We have no way of precisely knowing the level of disturbance generated by the projected impact event worldwide. We project massive flooding in a belt downwind from the impact area from the precipitation of the steam generated. If Mesopotamia was hit then it is a certainty that North Africa and Southern Europe also received torrential rain. The trickier question is to determine the extent of tsunami activity. Tsunamis scour the coast as far inland as they go. They can be expected to rush up river valleys tearing up sediments and on reversing to take the bulk of these sediments with them, releasing most back offshore. Scouring does not leave a convenient sedimentary sequence. More likely it will leave non-conformities in the sedimentary record. Sunken deltaic deposits should be scoured worldwide in order to determine if this event occurred in fact. A massive non-conforming sunken flood layer of extreme thickness would be an excellent indicator.
The other problem we have is that the evidence for all tsunamis under 300 (estimate – sea level maxima at approx. -300 ft) feet in height is submerged. That still leaves two excellent places to look in any event. The northern shore of South America should have received a maximum tsunami inundation, as should the islands of the Indonesian Archipelago wherever insufficient coastal plain existed to absorb the inundation.
Massive debris fields should be discoverable somewhere. These are thick accumulations of knocked down trees that are slowly been converted to coal. There are plenty of isolated debris fields in the geological record representing a variety of local catastrophes over millions of years. We are looking for a global mapping of cases that can be carbon dated up to twelve thousand years ago.
The best piece of evidence to locate would be the hole left behind at the impact site. It might have a strong and deep circular magnetic signature. The second best evidence would be datable seashells and bones buried at high elevations with a broad confirming distribution pattern. Otherwise, the vast majority of supporting evidence will be underwater.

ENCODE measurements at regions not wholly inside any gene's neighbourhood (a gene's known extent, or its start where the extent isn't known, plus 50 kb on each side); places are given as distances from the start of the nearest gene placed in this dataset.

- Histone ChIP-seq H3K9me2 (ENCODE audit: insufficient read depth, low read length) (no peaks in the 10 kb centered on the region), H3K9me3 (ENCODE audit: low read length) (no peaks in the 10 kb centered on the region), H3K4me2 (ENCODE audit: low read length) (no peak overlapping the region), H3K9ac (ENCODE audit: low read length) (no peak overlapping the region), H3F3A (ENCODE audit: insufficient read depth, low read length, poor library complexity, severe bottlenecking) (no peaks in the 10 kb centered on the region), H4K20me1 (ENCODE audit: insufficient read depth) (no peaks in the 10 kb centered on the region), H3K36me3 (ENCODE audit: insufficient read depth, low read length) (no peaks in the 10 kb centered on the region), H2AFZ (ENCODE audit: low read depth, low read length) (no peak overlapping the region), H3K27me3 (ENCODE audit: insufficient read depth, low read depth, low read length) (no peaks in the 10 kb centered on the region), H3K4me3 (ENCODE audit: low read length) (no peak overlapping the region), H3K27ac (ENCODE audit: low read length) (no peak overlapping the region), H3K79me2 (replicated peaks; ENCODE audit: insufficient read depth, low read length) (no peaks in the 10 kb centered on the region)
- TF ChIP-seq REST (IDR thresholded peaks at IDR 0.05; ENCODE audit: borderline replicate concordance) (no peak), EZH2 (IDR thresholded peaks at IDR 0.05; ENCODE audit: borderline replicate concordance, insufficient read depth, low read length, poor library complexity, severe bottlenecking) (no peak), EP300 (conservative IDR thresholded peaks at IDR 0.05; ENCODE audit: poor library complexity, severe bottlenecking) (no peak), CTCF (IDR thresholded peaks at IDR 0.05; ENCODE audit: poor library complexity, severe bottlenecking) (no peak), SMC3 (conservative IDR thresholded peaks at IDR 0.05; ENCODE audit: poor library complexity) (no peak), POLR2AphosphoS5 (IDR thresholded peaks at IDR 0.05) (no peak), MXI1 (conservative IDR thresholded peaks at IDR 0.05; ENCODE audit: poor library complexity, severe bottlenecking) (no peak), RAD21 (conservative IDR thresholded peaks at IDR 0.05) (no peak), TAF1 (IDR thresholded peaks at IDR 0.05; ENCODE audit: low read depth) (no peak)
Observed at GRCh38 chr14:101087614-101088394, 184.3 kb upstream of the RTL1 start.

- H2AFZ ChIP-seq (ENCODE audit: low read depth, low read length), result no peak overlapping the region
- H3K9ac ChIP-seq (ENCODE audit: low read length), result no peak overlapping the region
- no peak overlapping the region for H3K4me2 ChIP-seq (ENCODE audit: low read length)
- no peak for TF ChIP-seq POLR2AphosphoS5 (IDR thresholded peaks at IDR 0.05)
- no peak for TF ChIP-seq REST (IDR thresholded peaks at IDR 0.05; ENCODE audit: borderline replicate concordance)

In fairness, there is a great deal of suggestive data out there. It has not been correlated or even identified as anomalous. Just as plate tectonics required widespread sampling and a joining of the dots, so does any other anomalous data. The difficultly has always been in motivating the observer to do his job when there is no acceptable working theory. How well have the erratics scattered about Europe been studied and mapped? The phenomena itself could hardly be better defined.
The existence of oceanic or even fluvial debris at high elevations in various locales is absolutely an indicator of past geologic disturbance, localized or otherwise. The evidence is ample and global in extent. Mapping such is a practical proposition. It is the lack of a non controversial model that has sapped the will of the professional observers. Recall that it was not until the eruption of Mount St. Helens that it became possible to fully reconstruct what had occurred at Vesuvius in 79 AD.